Food and family are two hallmarks of the holiday season. Sharing big meals is often a staple of family get-togethers and holiday celebrations. For people struggling who suffer from disordered eating, the holidays may be times of intense stress. Anyone recovering from this condition is likely to face multiple disordered eating triggers during the holidays. One of the most common is likely just how pervasive food is. Managing disordered eating and the holidays does not have to be a roadblock to keeping your recovery in check. However, doing so requires careful planning and an intentional approach. Find women’s disordered eating support for the holidays when you call The Willows at Red Oak Recovery® at 855.773.0614.
Disordered Eating and the Holidays
Dealing with disordered eating is difficult at the best of times. For people in that situation, the holidays may not feel like the best of times. Instead, they may resemble a culinary minefield that threatens to put them back multiple steps. For starters, disordered eating triggers are everywhere in relation to holiday parties, meals, and gatherings. Some of the most common disordered eating triggers include:
- The volume of food present
- Conversations about dieting or New Year’s resolutions related to physical appearance
- Relatives who comment about your appearance
- Encouragements to eat more or take second helpings
Successfully navigating these triggers as they rear their heads starts with a recognition that you do not need to feel guilty about what you eat. Getting adequate nourishment is important. You only set yourself up for failure if you eat very little during the day in anticipation of a big dinner. Alternatively, compensating for partaking in a sweet treat or special food is unnecessary and only reinforces an unhealthy relationship to food.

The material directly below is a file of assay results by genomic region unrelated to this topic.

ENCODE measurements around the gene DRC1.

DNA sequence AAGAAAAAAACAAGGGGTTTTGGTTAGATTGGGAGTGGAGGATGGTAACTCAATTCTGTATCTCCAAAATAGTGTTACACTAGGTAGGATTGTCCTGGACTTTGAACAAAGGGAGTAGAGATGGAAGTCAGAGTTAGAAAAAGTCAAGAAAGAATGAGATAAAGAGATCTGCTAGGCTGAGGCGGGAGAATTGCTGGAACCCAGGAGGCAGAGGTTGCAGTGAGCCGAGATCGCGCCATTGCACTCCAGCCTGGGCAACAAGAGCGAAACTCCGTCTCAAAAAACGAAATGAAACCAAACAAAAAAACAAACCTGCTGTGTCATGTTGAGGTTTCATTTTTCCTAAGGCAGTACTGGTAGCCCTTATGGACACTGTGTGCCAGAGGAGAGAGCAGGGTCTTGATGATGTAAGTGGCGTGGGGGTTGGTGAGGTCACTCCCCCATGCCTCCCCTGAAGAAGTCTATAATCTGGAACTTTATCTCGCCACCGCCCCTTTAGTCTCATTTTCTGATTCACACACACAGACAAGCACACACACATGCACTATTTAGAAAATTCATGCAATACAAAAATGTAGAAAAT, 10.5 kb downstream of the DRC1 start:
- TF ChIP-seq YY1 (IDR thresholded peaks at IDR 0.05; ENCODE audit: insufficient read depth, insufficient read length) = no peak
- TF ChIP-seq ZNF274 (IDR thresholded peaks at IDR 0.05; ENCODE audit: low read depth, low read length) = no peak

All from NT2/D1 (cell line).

Dealing with Disordered Eating Triggers
Another strategy for dealing with disordered eating triggers is to plan ahead with an exit in mind. That could be a physical exit from a scenario that becomes too challenging or overwhelming, though it also applies to healthy boundaries in conversations and interactions. For instance, don’t be afraid to shut down a conversation where someone comments about your weight. You should also feel empowered to take a break from a high-stress situation, even if that means leaving the room or removing yourself from a dangerous trigger.
The last way to tackle disordered eating triggers is to be okay with saying no. If you know too many holiday commitments or social events will only build stress, take some off your calendar to make it easier on yourself. Take time to care for yourself, relax in ways that you find healing, and prioritize time spent with loved ones who support you and fill you up.
Find Treatment at The Willows at Red Oak Recovery®
The type of disordered eating treatment you receive will depend on the condition in question and what your individual needs are. Typically, it involves therapy, medication, and education. Perhaps the most important component of disordered eating treatment is therapy. The goal of methods like cognitive-behavioral therapy include:
- Creating healthy eating patterns
- Achieving a healthy weight
- Monitoring eating habits and mood
- Developing coping strategies
Disordered eating treatment also equips patients with education to help them understand their disordered eating and how they can sustain healthier habits. Medications are another option that can be used in combination with therapy. Medications cannot cure disordered eating. However, medications like antidepressants can aid in addressing disorders like bulimia and binge eating as a complement to therapy. At The Willows at Red Oak Recovery®, we are here to help you manage your disordered eating. Contact 855.773.0614 to better understand the range of disordered eating treatment options and how they might benefit you or a loved one.